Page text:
International Tiger Day 2020: History, significance and the India story !!

New Delhi: Global Tiger Day or International Tiger Day is observed on July 29 every year to raise awareness about the declining the population of the wild cats and making that efforts to conserve them. Since the start of 20th century, there was a sharp decline in the number of wild cats globally. However, the situation has improved considerably with the increase in their number.

History of International Tiger Day: The Global Tiger Day came into being during the signing of Saint Petersburg declaration by 13 tiger range countries in 2010 in Russia. The governments of these tiger range countries had resolved to encourage the conservation, protecting natural habitats and double the number of tigers by 2022. Poaching & illegal trade of tiger body parts like bone, skin have posed the biggest threat to wild tigers. The demand for tiger body parts has increased the poaching and trafficking of wild cats.

Significance of Global Tiger Day: According to the WWF experts Darren Grover, the world had lost around 97 per cent of wild tigers in the last 100 years. Currently, only 3,000 tigers are left alive compared to around 100,000 Tiger a century ago. Many international organizations, including the World Wildlife Fund (WWF), the International Fund for Animal Welfare (IFAW) and Smithsonian Conservation Biology Institute (SCBI), are also involved in the conservation of the wild tigers.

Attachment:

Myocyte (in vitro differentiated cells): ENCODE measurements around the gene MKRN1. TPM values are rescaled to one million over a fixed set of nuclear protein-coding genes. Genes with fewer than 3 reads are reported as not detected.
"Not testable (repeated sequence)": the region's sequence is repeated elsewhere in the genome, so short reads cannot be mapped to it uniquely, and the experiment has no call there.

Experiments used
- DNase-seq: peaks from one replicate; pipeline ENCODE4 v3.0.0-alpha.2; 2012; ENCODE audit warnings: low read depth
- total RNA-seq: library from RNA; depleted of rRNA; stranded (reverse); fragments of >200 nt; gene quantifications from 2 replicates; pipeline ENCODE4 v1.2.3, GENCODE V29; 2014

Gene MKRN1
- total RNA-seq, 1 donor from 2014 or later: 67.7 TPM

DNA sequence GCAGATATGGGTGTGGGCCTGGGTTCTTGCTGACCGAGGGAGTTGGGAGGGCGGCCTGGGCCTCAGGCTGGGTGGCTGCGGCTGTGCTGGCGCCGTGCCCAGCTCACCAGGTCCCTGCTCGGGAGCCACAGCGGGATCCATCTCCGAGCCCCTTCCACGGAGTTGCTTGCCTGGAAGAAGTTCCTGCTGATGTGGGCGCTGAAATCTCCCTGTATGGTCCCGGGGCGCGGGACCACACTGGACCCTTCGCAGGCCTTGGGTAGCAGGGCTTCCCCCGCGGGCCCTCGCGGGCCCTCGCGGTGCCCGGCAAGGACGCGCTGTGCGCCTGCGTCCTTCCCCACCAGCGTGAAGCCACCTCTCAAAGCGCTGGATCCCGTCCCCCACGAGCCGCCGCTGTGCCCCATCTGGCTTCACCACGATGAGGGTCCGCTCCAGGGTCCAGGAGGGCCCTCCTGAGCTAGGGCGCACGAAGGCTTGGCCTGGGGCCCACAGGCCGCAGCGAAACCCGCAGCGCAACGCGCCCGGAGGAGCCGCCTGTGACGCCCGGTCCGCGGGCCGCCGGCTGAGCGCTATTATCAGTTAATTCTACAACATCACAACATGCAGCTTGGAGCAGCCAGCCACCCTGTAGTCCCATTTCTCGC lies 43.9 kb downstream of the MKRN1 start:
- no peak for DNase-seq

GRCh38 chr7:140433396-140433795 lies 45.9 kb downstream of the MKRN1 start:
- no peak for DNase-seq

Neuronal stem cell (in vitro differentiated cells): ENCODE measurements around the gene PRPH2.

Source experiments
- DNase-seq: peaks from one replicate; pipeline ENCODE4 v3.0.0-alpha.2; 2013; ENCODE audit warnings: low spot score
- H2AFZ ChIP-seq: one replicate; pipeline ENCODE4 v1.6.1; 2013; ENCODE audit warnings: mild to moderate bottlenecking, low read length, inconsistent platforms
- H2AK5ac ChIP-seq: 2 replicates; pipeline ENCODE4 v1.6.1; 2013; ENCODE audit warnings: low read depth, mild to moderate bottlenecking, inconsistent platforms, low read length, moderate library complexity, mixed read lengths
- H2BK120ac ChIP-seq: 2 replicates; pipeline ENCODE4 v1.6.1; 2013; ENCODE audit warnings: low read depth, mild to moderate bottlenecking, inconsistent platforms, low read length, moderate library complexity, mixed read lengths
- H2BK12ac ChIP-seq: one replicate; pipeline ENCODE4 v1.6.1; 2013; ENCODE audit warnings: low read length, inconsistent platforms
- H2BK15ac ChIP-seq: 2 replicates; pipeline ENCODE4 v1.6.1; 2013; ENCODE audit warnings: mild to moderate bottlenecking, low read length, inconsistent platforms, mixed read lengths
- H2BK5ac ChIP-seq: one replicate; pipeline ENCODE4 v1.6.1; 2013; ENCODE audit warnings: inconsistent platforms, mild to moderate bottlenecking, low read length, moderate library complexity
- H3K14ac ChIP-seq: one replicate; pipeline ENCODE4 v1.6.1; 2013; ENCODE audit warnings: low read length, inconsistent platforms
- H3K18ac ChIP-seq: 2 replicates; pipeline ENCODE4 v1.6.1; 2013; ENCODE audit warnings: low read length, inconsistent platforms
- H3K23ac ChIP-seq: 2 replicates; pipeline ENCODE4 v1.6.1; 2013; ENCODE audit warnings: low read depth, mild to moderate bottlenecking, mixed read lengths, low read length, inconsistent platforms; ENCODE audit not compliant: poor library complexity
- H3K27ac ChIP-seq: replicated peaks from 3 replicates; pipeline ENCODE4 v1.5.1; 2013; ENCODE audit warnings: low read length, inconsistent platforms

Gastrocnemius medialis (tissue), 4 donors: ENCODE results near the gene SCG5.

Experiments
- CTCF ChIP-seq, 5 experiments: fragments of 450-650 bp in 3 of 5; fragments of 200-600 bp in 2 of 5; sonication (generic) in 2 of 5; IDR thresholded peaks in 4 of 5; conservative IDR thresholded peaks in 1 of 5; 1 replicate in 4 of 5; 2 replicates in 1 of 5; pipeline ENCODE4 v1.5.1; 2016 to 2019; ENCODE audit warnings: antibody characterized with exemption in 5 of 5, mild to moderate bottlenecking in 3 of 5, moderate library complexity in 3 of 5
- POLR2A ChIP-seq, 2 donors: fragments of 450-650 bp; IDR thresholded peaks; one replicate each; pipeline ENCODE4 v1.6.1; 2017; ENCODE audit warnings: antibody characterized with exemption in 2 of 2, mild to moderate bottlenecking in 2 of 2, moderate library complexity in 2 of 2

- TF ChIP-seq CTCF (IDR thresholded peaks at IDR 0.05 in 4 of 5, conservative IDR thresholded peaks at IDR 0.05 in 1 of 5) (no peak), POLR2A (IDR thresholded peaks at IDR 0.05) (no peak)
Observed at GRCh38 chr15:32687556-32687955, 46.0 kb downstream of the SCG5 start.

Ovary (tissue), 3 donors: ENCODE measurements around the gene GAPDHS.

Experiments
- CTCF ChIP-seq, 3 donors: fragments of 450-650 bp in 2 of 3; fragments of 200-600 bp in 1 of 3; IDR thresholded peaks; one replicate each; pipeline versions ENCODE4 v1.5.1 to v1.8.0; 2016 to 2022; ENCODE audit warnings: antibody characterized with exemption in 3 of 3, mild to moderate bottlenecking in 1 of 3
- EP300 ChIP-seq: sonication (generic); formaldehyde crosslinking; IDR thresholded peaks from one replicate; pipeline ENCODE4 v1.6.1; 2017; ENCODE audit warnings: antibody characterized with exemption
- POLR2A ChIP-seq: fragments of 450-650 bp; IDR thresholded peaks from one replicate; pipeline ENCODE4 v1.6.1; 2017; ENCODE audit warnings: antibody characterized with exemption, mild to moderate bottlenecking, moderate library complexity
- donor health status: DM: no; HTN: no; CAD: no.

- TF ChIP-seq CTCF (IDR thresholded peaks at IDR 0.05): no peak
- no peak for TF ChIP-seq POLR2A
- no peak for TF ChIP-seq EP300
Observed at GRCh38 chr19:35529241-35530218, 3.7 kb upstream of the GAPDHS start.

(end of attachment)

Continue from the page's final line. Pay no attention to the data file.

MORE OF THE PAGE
The India success story: India’s tiger population is currently stands at 2,967 which is 70% of the global tiger population. Till 2014, the tiger population in India was around 1,600. The increase in the tiger population in India can be attributed to the launch of the tiger conservation programme-Project Tiger-in 1973. On Tuesday, Union Environment Minister Prakash Javadekar released the Tiger Census report. The minister said, “India is proud of its tiger assets. The country today has 70% of the world’s tiger population. We are ready to work with all the 13 tiger range countries in their actual management of tiger reserves.” According to the Tiger Census report, the Corbett Tiger Reserve in Uttarakhand has the highest number of 231 big cats in the country. Currently, the tiger population within the reserves is 1,923 (65% of the total tiger population of India). The state-wise distribution of tigers reveals that Madhya Pradesh has the maximum number of tigers at 526 followed by Karnataka at 524 and 442 in Uttarakhand.


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